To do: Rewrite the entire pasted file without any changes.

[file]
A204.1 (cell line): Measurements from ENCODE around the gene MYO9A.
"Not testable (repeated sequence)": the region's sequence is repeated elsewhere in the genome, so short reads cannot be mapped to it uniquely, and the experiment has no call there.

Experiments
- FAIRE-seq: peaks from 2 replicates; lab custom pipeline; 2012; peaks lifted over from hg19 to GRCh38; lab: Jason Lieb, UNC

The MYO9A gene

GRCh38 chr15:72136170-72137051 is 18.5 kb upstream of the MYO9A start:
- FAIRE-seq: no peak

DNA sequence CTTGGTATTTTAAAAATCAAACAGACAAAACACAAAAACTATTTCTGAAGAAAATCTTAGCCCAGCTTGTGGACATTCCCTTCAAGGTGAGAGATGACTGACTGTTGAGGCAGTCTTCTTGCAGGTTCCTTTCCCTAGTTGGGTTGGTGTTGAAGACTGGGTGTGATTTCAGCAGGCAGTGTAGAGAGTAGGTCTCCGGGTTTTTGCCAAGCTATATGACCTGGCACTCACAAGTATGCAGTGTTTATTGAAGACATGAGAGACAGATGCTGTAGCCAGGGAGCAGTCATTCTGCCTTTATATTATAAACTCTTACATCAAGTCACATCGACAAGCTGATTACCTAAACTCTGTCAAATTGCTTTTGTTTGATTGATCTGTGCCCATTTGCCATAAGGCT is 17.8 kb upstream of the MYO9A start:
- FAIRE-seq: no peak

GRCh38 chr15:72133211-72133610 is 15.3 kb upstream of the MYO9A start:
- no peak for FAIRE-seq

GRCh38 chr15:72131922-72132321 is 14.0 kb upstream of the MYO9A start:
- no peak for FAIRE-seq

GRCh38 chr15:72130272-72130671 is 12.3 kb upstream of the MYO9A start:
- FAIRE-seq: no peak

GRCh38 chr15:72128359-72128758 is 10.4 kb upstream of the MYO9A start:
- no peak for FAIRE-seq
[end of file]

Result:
A204.1 (cell line): Measurements from ENCODE around the gene MYO9A.
"Not testable (repeated sequence)": the region's sequence is repeated elsewhere in the genome, so short reads cannot be mapped to it uniquely, and the experiment has no call there.

Experiments
- FAIRE-seq: peaks from 2 replicates; lab custom pipeline; 2012; peaks lifted over from hg19 to GRCh38; lab: Jason Lieb, UNC

The MYO9A gene

GRCh38 chr15:72136170-72137051 is 18.5 kb upstream of the MYO9A start:
- FAIRE-seq: no peak

DNA sequence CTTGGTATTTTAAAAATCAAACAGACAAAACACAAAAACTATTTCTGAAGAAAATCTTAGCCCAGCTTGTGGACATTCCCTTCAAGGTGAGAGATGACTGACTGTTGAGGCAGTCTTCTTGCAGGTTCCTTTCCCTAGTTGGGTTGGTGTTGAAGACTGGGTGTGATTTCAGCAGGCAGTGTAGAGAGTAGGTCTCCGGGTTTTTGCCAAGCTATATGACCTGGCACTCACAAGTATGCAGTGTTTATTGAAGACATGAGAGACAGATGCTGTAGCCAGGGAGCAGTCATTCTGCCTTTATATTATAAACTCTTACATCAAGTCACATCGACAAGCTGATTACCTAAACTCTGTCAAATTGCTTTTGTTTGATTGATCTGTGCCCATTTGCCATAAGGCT is 17.8 kb upstream of the MYO9A start:
- FAIRE-seq: no peak

GRCh38 chr15:72133211-72133610 is 15.3 kb upstream of the MYO9A start:
- no peak for FAIRE-seq

GRCh38 chr15:72131922-72132321 is 14.0 kb upstream of the MYO9A start:
- no peak for FAIRE-seq

GRCh38 chr15:72130272-72130671 is 12.3 kb upstream of the MYO9A start:
- FAIRE-seq: no peak

GRCh38 chr15:72128359-72128758 is 10.4 kb upstream of the MYO9A start:
- no peak for FAIRE-seq